I think I first realized I wanted to be in country music and be an artist when I was 10. And I started dragging my parents to festivals, and fairs, and karaoke contests, and I did that for about a year before I came to Nashville for the first time. I was 11 and I had this demo CD of me singing Dixie Chicks and Leanne Rimes songs.— Taylor Swift
Grateful Music Festival quotations
But an innovation, to grow organically from within, has to be based on an intact tradition, so our idea is to bring together musicians who represent all these traditions, in workshops, festivals, and concerts, to see how we can connect with each other in music.
I used to do puppet theatre and also mime and musical theatre in Florida for competitions and festivals, which was great. I was very much involved in theatre when I was in college.
Bluegrass has brought more people together and made more friends than any music in the world. You meet people at festivals and renew acquaintances year after year.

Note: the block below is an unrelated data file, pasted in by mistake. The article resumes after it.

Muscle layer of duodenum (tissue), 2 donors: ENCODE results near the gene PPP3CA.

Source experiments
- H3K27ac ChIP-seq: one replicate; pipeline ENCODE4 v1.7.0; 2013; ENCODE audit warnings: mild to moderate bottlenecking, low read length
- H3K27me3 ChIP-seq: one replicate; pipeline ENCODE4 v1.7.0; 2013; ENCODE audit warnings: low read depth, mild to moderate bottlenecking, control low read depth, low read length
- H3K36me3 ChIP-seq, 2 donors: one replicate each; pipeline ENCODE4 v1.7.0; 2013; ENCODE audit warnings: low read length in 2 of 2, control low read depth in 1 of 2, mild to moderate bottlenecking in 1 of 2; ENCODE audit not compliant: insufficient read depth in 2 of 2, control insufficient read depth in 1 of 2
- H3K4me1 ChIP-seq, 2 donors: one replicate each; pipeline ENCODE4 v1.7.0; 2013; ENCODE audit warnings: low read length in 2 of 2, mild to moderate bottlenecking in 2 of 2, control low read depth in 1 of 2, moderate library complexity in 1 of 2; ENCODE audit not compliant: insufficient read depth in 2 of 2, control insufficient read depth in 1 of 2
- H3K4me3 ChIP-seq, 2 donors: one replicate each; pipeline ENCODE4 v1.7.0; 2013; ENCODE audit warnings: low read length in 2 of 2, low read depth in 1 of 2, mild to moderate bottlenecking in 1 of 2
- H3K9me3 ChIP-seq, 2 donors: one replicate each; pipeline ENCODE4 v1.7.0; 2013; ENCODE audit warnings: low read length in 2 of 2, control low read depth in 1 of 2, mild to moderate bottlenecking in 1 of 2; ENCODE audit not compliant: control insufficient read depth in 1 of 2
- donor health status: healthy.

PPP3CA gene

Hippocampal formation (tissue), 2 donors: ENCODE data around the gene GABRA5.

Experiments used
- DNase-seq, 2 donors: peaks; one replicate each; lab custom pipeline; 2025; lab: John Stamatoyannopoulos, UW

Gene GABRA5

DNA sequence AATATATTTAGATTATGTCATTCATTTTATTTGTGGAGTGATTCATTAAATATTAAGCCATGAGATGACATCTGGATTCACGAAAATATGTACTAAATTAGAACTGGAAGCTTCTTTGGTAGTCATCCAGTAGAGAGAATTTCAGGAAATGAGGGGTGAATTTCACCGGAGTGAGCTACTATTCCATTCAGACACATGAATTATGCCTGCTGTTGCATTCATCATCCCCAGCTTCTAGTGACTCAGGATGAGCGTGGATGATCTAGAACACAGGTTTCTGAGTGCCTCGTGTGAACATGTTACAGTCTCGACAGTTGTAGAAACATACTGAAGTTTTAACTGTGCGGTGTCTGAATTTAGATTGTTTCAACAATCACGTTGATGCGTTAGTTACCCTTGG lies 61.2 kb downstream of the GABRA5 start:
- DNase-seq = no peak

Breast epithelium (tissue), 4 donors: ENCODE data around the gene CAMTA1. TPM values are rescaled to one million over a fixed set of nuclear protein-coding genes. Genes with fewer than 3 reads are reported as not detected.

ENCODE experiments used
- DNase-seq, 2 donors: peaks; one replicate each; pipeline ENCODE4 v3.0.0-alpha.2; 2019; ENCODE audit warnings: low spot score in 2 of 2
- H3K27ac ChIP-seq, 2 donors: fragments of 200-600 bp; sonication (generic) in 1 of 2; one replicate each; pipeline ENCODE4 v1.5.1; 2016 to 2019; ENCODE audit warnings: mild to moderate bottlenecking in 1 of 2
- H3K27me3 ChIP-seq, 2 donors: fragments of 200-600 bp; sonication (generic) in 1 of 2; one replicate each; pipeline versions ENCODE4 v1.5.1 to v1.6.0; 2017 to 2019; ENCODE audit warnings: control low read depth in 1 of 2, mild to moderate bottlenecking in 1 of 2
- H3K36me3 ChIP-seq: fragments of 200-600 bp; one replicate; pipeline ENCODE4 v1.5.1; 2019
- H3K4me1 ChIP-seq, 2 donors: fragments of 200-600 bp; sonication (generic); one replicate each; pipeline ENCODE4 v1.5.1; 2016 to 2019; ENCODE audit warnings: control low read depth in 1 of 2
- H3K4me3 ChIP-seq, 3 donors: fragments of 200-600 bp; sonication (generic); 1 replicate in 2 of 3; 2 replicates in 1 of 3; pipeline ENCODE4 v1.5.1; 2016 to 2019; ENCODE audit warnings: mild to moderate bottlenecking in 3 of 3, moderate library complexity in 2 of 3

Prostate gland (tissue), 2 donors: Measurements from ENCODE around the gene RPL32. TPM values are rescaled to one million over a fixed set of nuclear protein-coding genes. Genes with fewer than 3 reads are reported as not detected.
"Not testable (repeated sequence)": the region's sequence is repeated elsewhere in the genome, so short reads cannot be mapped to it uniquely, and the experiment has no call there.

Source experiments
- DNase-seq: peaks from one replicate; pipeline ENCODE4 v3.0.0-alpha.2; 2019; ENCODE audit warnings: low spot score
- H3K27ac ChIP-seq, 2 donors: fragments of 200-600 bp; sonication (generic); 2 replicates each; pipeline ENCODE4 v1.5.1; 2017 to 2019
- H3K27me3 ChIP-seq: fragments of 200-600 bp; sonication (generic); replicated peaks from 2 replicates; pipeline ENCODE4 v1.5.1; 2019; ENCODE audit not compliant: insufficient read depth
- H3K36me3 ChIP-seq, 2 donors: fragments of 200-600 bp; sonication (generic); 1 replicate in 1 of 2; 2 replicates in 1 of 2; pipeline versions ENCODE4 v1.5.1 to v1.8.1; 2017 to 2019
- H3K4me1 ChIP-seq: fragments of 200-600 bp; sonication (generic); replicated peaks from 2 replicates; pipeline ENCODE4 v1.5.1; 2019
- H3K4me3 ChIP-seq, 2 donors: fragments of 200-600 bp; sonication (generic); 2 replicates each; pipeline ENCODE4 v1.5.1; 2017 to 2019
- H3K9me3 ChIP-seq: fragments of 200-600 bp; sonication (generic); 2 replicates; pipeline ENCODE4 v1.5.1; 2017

Now you are seeing electronic dance music producers on TV, on talk shows.
It's so great to see the festivals growing bigger and bigger, it's like one big family that's all partying with each other. I love being a part of that.
I've always wanted to be a DJ so I could play the music I love for other people.
That feeling hasn't changed, but my sets are always evolving. In terms of tailoring to a specific crowd, certainly I do play differently depending on the situation. It's a different feel, for example, in a small club versus a festival.
I listen to all types of different music. I go to different festivals. I'm around music.
Splashing about in mud in the cold is not my thing.